“What I have learned, though, from my upbringing, is that our current welfare system too often hinders people’s ability to rise to their potential – like it has for many of the women in my family. As a new state legislator, I quickly realized that those trying to make policies to bring people out of poverty had never seen it from the inside. They have never experienced it, much less gotten themselves out of it. I don’t want to hear the number of people that were cut off of welfare this year; tell me the number of those individuals that are now working full time or have received a degree or training certificate. That’s the number that helps to ensure that generations to come experience upward mobility, and that our tax dollars are not just feeding the cycle.”

She continues later:

“Those of you trapped in the poverty cycle need to see that there is hope, that your upbringing and/or your previous bad choices do not have to define you. Those who have never been in the poverty cycle truly need to understand that many of us are raised very differently. Life has trained us differently. We are jaded. We start from a different lane. Our obstacle course is very different, so, many times, our paths to success simply cannot be the same as those of mainstream America. Government programs that begin by attempting to mash us into that ‘normal’ box do not work well.”

What is clear from Thompson Rehder’s story is that random good deeds — and good people, good education and good government — can make a difference. And support programs, especially those that help feed women and children can be godsends. Having lived in more than 30 houses and trailers by the time she was a teenager, eventually owning her own home changed Thompson Rehder’s situation dramatically, as did being gifted a car — a reward for earning her GED — giving her ability to travel to higher education and work without being dependent on others. The book’s unanalyzed corollary is the perpetuation of poverty through the lack of stable housing and transportation, compounded by landlord exploitation and misaligned public assistance: too much work and pay leads to a greater loss of benefits.

While much of Thompson Rehder’s early life was fraught with harm, her memoir also shares tales of joy and beauty, too, laughter and deep love, even for and from many of those most flawed. Thompson Rehder sprinkles Bible verses throughout as touchpoints of inspiration that give her strength. Without God’s intervention, she is certain she would not have prevailed.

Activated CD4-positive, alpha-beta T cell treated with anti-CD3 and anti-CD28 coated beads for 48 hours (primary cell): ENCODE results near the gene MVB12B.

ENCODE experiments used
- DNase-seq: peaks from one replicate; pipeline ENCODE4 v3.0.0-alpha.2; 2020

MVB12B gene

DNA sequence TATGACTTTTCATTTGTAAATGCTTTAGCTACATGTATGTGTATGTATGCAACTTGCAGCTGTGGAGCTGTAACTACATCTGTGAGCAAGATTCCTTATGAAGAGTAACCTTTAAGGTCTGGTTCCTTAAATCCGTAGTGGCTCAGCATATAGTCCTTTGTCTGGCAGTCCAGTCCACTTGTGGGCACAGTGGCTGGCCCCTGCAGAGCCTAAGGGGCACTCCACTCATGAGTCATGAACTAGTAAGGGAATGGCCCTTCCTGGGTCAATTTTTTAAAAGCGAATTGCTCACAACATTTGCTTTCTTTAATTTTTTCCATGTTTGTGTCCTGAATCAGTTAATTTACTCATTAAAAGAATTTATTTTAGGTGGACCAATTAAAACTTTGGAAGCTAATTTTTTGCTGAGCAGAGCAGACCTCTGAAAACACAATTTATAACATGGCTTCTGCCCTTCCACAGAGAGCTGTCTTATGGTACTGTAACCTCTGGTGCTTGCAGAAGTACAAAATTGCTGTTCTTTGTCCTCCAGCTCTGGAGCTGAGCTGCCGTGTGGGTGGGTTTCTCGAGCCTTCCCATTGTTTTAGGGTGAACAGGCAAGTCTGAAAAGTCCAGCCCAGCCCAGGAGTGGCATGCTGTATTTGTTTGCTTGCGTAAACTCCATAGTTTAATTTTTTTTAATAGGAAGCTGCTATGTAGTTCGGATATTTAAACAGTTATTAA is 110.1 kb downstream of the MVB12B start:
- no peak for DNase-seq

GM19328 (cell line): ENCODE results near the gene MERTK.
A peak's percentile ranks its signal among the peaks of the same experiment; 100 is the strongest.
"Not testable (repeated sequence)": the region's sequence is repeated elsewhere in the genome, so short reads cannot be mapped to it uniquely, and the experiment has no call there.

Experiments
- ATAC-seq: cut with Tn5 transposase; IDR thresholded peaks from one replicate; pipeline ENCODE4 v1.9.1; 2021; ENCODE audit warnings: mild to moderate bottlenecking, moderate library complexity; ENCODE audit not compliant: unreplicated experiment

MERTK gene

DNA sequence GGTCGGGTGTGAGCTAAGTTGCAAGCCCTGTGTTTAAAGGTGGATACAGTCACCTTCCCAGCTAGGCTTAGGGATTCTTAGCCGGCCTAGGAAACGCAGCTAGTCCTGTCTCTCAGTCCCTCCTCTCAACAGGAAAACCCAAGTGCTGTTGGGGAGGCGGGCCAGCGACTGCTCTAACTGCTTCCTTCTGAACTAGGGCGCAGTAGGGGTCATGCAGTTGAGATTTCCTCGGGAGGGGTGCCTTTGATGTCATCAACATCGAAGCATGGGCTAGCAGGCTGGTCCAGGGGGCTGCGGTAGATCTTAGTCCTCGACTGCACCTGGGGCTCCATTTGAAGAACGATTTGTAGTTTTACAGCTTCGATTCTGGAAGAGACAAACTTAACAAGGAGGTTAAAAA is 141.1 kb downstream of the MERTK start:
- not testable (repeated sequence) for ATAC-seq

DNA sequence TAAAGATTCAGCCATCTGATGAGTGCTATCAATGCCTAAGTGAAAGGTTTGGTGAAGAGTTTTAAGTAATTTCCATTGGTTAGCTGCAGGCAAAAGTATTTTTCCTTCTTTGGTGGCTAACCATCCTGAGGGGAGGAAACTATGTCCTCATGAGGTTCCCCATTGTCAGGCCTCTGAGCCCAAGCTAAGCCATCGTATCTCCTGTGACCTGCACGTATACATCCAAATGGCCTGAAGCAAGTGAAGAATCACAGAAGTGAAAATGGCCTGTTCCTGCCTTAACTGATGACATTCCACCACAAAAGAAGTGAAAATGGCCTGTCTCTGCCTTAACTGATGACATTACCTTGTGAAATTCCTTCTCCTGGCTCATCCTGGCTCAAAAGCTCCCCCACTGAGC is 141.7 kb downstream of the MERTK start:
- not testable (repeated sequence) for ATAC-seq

In the end, Thompson Rehder’s book is as much about compassion, hope and forgiveness than anything else. In one of her closing chapters, entitled “Forgiveness,” she writes:

“Why have I been pulled from my pile of ashes – the life I grew up in and the problems I’ve brought on myself? Because one of the greatest gifts God has given me is understanding the importance of forgiveness.

“Jesus taught often about love; love conquers all and the greatest commandment is to love your neighbor as yourself. He said we are to love our enemies and pray for those who persecute us. Easier said than done, I know. I have learned, however, that the key to loving all crazy like Jesus does is forgiveness. And forgiveness is a tricky little thing. On the surface, forgiveness seems like it’s something you do for someone else. Something you are giving them – your forgiveness. But that’s not actually how it works. Forgiveness is something you do for yourself. Proverbs 14:30 says that ‘envy, jealousy, and wrath’ rots the bones. Holding onto that is unforgiveness in a nutshell. And that’s not talking about the person who did you wrong – that’s your bones. When you forgive someone, it is you that gets set free. It is you that finds peace.”

For an inspirational read of hope, triumph and forgiveness, and a stark, oftentimes brutal tour of rural inequities and human failing, which everyone in business and government leadership should grapple with, “Cinder Girl: Growing Up on America’s Fringe” should be on your list.